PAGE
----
Science Fair Project Encyclopedia
Koichi Tanaka (田中 耕一, born 1959-08-03 ) is a Japanese scientist who won the Nobel Prize in Chemistry in 2002 for developing a novel method for mass spectrometric analyses of biological macromolecules.
Tanaka was born and raised in Toyama, Japan. In 1983, he graduated from Tohoku University with a bachelor's degree in engineering. After graduation, he joined Shimadzu Corporation , where he engaged in the development of mass spectrometers.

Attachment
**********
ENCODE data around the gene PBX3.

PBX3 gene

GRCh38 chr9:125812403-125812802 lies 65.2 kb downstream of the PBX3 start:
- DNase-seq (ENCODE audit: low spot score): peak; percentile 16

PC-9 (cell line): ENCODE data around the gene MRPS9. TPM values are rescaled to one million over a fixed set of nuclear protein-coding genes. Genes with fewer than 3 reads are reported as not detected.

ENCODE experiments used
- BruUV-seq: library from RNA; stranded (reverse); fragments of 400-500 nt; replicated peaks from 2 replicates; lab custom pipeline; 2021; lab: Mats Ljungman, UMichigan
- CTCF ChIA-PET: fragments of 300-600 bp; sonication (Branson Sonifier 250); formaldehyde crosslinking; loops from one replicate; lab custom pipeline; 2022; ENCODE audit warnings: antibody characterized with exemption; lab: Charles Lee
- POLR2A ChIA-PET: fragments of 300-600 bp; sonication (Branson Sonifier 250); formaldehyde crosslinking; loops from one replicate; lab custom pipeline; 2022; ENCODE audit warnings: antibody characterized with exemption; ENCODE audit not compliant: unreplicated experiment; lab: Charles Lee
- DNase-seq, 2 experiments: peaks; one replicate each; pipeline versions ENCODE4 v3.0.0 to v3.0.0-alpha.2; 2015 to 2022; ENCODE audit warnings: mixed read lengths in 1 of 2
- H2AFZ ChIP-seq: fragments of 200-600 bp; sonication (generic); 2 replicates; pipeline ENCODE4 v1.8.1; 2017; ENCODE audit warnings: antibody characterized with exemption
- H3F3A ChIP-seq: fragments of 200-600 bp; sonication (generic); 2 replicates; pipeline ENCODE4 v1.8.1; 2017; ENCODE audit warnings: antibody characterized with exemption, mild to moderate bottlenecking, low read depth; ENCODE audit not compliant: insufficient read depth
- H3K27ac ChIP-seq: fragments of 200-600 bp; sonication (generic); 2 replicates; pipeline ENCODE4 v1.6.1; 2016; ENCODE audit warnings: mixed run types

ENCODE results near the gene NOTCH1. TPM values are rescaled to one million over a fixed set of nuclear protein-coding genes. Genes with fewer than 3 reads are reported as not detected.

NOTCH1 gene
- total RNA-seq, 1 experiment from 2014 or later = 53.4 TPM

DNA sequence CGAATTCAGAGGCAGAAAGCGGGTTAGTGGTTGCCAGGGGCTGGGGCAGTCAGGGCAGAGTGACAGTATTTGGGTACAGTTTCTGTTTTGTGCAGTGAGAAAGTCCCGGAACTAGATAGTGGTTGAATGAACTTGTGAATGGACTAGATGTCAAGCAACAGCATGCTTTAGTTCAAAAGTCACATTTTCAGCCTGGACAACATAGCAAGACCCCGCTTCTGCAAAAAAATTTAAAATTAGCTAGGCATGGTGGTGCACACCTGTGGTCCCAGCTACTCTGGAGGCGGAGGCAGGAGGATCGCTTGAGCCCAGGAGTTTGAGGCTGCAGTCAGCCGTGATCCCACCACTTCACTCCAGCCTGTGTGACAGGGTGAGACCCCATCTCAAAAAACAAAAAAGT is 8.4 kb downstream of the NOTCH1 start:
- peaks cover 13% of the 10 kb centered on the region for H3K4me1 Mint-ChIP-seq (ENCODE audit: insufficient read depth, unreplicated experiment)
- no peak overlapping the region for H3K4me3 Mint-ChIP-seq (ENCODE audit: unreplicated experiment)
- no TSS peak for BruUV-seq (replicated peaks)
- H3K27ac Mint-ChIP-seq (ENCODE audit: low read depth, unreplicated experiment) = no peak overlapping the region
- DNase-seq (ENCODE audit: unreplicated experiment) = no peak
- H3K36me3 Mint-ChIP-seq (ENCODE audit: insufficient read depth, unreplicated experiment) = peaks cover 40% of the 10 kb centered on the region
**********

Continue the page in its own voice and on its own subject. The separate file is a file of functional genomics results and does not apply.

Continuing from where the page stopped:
For mass spectroscopic analyses of a macromolecule, such as a protein, the analyte must be ionized and vaporized by laser irradiation. The problem is that the direct irradiation of an intense laser pulse on a macromolecule causes cleavage of the analyte into tiny fragments and the loss of its structure. In February 1985, Tanaka found that by using a mixture of ultra fine metal powder and glycerol as a matrix, an analyte can be ionized without losing its structure. His work was reported for the first time at the Annual Conference of the Mass Spectrometry Society of Japan held in Kyoto, Japan, in May 1987. This phenomenon, referred to as soft laser desorption (SLD), provided the basis for matrix-assisted laser desorption ionization time-of-flight mass spectrometry (MALDI-TOF/MS). Just after his report, two German scientists, Franz Hillenkamp and Michael Karas , also reported SLD using a small organic compound as a matrix that demonstrated higher sensitivity than Tanaka's method, and they greatly contributed to the development of MALDI. MALDI-TOF/MS is indispensable for life sciences today, especially in the field of proteomics.
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